There's currently no cure for autosomal dominant polycystic kidney disease (ADPKD), and it isn't possible to stop cysts forming in the kidneys.
However, there are some potentially useful medications, such as tolvaptan, that can sometimes be used to reduce the growth rate of cysts (see below).
The various problems associated with ADPKD, such as high blood pressure (hypertension), pain and kidney stones, can also be treated.
If you're diagnosed with ADPKD, you'll usually see a kidney specialist, who can help draw up a suitable treatment plan. The plan will also include what you would want to do if your kidneys stop working sufficiently (kidney failure).
Some of the main treatments are described below.
High blood pressure
Medication is usually used to treat high blood pressure in people with ADPKD. Angiotensin-converting enzyme (ACE) inhibitors and angiotensin-2 receptor blockers (ARBs) are the two medications most widely used.
There are also some lifestyle changes you can make to help reduce your blood pressure, such as cutting your salt intake to less than 6g (0.2oz) a day (6g of salt is about one teaspoonful).
Read more about treating high blood pressure.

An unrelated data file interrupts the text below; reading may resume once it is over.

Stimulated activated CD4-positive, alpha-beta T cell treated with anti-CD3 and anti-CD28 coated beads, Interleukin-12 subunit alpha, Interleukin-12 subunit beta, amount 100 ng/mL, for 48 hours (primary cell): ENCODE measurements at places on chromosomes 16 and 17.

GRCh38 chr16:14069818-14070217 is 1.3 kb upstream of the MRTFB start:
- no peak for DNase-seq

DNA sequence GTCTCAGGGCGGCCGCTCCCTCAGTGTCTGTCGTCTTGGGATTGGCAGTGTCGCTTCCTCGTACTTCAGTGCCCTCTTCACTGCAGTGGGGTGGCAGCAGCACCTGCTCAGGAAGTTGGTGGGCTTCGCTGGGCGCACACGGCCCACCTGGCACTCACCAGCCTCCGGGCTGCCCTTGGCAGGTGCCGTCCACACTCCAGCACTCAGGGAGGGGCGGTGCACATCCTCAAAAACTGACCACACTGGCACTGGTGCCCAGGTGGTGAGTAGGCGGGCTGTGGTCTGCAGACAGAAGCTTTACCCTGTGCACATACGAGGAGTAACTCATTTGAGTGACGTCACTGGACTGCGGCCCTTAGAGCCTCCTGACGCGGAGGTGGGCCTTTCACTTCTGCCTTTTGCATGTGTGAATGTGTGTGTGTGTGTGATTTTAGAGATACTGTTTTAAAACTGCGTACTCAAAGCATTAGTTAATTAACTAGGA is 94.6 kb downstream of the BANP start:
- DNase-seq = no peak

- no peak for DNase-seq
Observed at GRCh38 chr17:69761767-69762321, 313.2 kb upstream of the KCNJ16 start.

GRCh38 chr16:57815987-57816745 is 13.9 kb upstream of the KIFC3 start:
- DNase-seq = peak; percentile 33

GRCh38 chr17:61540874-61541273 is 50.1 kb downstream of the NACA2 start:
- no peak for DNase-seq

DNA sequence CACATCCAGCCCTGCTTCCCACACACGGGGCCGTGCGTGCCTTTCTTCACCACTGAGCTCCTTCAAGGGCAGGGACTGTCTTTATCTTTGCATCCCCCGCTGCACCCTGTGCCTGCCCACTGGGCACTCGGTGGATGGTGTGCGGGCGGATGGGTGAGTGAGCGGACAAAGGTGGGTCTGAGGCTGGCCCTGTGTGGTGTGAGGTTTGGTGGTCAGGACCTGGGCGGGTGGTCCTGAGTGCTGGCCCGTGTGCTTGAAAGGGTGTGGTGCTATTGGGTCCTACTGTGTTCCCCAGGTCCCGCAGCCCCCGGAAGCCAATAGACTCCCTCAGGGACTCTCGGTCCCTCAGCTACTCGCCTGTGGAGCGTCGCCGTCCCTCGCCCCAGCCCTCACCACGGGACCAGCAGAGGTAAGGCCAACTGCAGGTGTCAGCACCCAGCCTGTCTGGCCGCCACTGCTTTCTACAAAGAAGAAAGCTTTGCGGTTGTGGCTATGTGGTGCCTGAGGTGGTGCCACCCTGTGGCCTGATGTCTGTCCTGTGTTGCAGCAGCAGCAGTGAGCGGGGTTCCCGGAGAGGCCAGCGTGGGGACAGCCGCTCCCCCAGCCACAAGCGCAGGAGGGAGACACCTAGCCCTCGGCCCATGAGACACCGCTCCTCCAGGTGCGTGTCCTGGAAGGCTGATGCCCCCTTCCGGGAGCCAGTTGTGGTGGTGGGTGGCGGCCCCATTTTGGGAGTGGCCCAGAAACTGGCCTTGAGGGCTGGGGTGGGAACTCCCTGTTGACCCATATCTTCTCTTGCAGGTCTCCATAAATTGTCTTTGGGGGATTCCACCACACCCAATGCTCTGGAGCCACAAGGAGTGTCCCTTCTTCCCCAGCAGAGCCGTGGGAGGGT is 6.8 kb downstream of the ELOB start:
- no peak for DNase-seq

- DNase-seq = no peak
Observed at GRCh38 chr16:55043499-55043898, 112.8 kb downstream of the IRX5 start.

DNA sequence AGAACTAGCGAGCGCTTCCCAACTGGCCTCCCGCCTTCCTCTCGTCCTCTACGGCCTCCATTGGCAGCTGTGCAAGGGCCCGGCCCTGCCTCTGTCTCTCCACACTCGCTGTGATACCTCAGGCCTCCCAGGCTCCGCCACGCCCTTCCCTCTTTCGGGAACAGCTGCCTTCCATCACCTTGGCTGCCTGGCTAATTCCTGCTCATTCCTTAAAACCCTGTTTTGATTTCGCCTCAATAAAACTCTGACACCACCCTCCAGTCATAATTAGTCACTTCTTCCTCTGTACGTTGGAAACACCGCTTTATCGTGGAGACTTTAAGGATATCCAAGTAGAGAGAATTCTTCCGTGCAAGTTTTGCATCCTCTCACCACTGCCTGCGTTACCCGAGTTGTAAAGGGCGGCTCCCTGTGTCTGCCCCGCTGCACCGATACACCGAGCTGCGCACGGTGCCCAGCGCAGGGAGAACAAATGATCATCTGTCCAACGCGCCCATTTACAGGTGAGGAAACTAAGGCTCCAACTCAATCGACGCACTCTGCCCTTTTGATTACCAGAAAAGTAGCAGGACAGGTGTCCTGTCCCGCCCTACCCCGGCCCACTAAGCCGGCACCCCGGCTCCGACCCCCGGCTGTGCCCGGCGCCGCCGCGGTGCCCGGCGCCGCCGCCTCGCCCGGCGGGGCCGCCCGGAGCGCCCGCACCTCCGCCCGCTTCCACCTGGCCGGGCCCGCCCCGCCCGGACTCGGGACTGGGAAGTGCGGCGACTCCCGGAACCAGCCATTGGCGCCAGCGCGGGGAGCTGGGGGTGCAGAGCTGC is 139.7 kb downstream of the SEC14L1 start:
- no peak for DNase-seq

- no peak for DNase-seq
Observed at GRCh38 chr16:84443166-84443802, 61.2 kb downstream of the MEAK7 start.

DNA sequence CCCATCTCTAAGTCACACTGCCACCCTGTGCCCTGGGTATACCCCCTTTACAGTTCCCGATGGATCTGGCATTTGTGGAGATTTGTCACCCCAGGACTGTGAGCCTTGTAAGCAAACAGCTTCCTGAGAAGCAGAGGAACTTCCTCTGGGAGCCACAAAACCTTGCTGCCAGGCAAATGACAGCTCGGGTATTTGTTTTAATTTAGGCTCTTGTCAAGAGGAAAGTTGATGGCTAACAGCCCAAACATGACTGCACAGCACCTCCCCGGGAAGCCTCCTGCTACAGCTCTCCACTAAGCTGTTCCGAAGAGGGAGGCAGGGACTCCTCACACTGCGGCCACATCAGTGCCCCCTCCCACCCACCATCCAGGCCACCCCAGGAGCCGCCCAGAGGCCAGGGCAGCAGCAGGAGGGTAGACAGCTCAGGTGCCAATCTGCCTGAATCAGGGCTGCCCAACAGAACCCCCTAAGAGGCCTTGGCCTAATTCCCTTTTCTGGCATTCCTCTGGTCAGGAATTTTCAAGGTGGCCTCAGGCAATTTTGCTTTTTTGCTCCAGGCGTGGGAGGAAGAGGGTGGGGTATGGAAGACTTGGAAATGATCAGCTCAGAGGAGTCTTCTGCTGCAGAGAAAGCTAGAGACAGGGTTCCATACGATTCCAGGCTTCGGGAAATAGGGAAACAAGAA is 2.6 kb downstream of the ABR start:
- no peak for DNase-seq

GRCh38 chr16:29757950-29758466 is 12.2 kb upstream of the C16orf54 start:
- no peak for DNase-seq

In many cases of ADPKD, any pain you experience can be relieved by treating the underlying cause, such as kidney stones or a urinary tract infection (UTI).
If you need to take a painkiller, paracetamol is the best medication to try first. If your pain is particularly severe, you may be prescribed a stronger painkiller, such as codeine or tramadol.
It's usually recommended that non-steroidal anti-inflammatory drugs (NSAIDs), such as ibuprofen, are avoided because they could disrupt kidney function and interfere with medications prescribed to control your blood pressure. However, a short course of NSAIDs may sometimes be safe for people with well controlled blood pressure and relatively normal kidney function.
Antidepressants or anticonvulsants (which are normally used to treat epilepsy) may be prescribed for long-term (chronic) pain. These medications can also be used to relieve some types of pain.
Occasionally, large cysts can be drained to help relieve the pain caused by the increased pressure.
Small kidney stones pass out of your body when you urinate. If needed, you may be given a strong painkiller and medication to stop you feeling sick or vomiting. Drinking plenty of water will increase the flow of urine, which will help flush the stone into the bladder.
If a kidney stone is too big to be passed naturally, you may need treatment to help remove it. Possible treatment options include:
- using energy waves to break the stone into smaller pieces – this is known as extracorporeal shock wave lithotripsy (ESWL)
- passing a thin telescopic instrument called a ureteroscope up your urethra (the tube that carries urine out of the body) to remove or break up the stone
Read more about treating kidney stones.
Urinary tract infections (UTIs)
Urinary tract infections (UTIs) can often be treated with a seven to 14 day course of antibiotic tablets.